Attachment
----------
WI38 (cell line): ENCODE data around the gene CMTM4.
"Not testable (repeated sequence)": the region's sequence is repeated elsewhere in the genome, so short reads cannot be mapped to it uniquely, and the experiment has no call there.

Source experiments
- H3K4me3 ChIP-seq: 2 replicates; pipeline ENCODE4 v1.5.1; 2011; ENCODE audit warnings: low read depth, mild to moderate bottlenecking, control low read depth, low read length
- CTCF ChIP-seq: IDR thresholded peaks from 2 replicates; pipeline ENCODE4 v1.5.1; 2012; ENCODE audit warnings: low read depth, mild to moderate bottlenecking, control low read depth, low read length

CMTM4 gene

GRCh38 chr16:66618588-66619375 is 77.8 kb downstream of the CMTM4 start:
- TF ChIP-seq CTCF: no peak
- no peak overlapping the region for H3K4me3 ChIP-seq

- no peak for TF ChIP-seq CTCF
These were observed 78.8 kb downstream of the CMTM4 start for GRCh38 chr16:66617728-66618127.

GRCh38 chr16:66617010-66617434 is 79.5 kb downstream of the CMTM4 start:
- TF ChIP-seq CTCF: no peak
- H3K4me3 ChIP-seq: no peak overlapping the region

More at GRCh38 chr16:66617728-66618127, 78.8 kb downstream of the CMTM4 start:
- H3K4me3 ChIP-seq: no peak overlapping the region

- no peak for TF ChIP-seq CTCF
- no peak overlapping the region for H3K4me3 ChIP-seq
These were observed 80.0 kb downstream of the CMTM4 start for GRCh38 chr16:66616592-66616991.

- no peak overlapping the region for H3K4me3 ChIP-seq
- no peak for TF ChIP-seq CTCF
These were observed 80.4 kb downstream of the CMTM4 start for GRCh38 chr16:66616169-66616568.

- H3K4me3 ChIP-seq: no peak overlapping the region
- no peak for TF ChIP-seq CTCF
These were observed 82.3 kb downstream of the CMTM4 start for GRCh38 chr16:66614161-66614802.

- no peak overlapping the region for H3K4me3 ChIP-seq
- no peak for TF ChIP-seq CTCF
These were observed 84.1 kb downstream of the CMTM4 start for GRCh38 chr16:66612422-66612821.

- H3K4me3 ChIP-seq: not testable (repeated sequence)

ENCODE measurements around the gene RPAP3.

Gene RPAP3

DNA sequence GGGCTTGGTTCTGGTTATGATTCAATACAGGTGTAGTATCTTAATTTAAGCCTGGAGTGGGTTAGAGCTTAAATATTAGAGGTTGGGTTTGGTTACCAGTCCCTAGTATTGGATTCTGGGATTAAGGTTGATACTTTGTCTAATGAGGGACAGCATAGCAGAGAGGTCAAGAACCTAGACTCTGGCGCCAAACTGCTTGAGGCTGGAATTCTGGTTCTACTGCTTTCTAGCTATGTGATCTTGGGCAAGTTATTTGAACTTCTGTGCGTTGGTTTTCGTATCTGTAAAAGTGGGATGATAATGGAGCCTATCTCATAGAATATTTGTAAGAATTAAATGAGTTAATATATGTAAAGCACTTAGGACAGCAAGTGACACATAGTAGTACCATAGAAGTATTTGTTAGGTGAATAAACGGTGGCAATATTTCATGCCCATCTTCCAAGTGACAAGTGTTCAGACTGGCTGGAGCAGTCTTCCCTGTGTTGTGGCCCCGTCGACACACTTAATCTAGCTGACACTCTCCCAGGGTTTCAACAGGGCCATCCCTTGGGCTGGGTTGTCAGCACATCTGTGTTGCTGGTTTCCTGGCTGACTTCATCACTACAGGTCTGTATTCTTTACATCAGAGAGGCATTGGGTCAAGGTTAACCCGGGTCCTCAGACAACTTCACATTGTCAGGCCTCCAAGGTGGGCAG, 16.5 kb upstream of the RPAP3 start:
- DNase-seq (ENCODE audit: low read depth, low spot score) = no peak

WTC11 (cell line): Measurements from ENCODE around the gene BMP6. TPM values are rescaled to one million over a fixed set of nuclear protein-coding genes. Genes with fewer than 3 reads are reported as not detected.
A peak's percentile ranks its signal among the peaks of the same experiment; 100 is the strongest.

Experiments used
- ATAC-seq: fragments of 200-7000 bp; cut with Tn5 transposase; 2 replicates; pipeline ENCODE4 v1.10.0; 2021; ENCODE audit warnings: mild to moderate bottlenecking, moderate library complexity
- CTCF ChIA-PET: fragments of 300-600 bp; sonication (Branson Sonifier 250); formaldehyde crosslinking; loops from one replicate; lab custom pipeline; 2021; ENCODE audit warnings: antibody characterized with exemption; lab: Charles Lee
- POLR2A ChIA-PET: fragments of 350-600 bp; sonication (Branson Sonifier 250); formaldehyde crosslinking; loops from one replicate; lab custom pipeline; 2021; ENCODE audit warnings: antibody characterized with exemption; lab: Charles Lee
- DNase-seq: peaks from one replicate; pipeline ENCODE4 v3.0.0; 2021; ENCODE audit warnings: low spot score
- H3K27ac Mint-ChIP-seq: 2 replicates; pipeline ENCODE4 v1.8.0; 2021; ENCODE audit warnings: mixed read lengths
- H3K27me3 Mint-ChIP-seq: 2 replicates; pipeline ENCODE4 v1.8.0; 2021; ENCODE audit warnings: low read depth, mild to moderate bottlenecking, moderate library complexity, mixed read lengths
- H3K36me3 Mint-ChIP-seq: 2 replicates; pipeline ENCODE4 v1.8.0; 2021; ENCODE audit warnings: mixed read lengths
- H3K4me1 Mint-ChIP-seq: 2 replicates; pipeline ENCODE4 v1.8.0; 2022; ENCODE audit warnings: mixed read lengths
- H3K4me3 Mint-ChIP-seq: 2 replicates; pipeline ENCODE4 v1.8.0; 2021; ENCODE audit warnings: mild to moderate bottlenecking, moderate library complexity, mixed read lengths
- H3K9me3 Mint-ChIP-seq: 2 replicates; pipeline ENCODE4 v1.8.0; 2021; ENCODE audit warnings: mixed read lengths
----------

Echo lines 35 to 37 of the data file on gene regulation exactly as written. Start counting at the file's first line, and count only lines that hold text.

A peak's percentile ranks its signal among the peaks of the same experiment; 100 is the strongest.

Experiments used
- ATAC-seq: fragments of 200-7000 bp; cut with Tn5 transposase; 2 replicates; pipeline ENCODE4 v1.10.0; 2021; ENCODE audit warnings: mild to moderate bottlenecking, moderate library complexity